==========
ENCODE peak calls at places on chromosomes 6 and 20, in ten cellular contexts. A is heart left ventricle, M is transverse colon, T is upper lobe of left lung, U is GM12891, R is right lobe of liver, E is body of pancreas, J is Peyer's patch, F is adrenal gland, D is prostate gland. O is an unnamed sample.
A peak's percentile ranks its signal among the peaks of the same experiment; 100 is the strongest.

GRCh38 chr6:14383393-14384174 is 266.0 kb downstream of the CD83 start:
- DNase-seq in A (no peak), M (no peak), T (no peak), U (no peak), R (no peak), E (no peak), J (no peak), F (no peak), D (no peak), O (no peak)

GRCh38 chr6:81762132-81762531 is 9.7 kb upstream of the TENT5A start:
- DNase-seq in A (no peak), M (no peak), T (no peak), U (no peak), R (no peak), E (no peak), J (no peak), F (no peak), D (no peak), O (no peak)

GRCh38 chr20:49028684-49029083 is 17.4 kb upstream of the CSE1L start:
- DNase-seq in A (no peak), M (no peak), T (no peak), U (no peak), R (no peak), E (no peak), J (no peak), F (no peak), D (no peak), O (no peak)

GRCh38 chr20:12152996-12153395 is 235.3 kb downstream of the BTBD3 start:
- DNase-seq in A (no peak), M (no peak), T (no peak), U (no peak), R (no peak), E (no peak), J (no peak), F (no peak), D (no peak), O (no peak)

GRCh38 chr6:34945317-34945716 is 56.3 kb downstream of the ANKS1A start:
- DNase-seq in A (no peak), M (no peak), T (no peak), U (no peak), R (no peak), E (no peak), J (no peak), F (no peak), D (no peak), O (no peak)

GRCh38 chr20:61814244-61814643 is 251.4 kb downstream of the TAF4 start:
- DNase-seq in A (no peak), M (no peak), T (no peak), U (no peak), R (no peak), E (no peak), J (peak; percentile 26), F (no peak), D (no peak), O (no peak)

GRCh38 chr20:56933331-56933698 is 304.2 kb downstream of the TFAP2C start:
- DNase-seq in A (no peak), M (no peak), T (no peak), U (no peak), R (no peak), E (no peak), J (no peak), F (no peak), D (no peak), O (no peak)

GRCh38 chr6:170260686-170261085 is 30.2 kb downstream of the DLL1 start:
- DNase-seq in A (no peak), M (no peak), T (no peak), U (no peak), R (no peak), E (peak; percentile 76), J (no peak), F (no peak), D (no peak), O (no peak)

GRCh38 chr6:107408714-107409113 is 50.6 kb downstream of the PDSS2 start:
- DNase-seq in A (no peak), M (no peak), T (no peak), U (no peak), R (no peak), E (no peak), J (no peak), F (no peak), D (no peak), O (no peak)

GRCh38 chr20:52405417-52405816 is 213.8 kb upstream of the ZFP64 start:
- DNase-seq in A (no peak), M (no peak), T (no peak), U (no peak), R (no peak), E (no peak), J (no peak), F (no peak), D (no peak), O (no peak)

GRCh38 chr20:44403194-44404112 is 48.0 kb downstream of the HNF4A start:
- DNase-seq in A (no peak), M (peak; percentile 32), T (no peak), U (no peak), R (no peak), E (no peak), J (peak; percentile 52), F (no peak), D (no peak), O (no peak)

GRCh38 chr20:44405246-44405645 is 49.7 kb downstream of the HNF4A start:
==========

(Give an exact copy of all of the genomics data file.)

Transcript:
ENCODE peak calls at places on chromosomes 6 and 20, in ten cellular contexts. A is heart left ventricle, M is transverse colon, T is upper lobe of left lung, U is GM12891, R is right lobe of liver, E is body of pancreas, J is Peyer's patch, F is adrenal gland, D is prostate gland. O is an unnamed sample.
A peak's percentile ranks its signal among the peaks of the same experiment; 100 is the strongest.

GRCh38 chr6:14383393-14384174 is 266.0 kb downstream of the CD83 start:
- DNase-seq in A (no peak), M (no peak), T (no peak), U (no peak), R (no peak), E (no peak), J (no peak), F (no peak), D (no peak), O (no peak)

GRCh38 chr6:81762132-81762531 is 9.7 kb upstream of the TENT5A start:
- DNase-seq in A (no peak), M (no peak), T (no peak), U (no peak), R (no peak), E (no peak), J (no peak), F (no peak), D (no peak), O (no peak)

GRCh38 chr20:49028684-49029083 is 17.4 kb upstream of the CSE1L start:
- DNase-seq in A (no peak), M (no peak), T (no peak), U (no peak), R (no peak), E (no peak), J (no peak), F (no peak), D (no peak), O (no peak)

GRCh38 chr20:12152996-12153395 is 235.3 kb downstream of the BTBD3 start:
- DNase-seq in A (no peak), M (no peak), T (no peak), U (no peak), R (no peak), E (no peak), J (no peak), F (no peak), D (no peak), O (no peak)

GRCh38 chr6:34945317-34945716 is 56.3 kb downstream of the ANKS1A start:
- DNase-seq in A (no peak), M (no peak), T (no peak), U (no peak), R (no peak), E (no peak), J (no peak), F (no peak), D (no peak), O (no peak)

GRCh38 chr20:61814244-61814643 is 251.4 kb downstream of the TAF4 start:
- DNase-seq in A (no peak), M (no peak), T (no peak), U (no peak), R (no peak), E (no peak), J (peak; percentile 26), F (no peak), D (no peak), O (no peak)

GRCh38 chr20:56933331-56933698 is 304.2 kb downstream of the TFAP2C start:
- DNase-seq in A (no peak), M (no peak), T (no peak), U (no peak), R (no peak), E (no peak), J (no peak), F (no peak), D (no peak), O (no peak)

GRCh38 chr6:170260686-170261085 is 30.2 kb downstream of the DLL1 start:
- DNase-seq in A (no peak), M (no peak), T (no peak), U (no peak), R (no peak), E (peak; percentile 76), J (no peak), F (no peak), D (no peak), O (no peak)

GRCh38 chr6:107408714-107409113 is 50.6 kb downstream of the PDSS2 start:
- DNase-seq in A (no peak), M (no peak), T (no peak), U (no peak), R (no peak), E (no peak), J (no peak), F (no peak), D (no peak), O (no peak)

GRCh38 chr20:52405417-52405816 is 213.8 kb upstream of the ZFP64 start:
- DNase-seq in A (no peak), M (no peak), T (no peak), U (no peak), R (no peak), E (no peak), J (no peak), F (no peak), D (no peak), O (no peak)

GRCh38 chr20:44403194-44404112 is 48.0 kb downstream of the HNF4A start:
- DNase-seq in A (no peak), M (peak; percentile 32), T (no peak), U (no peak), R (no peak), E (no peak), J (peak; percentile 52), F (no peak), D (no peak), O (no peak)

GRCh38 chr20:44405246-44405645 is 49.7 kb downstream of the HNF4A start: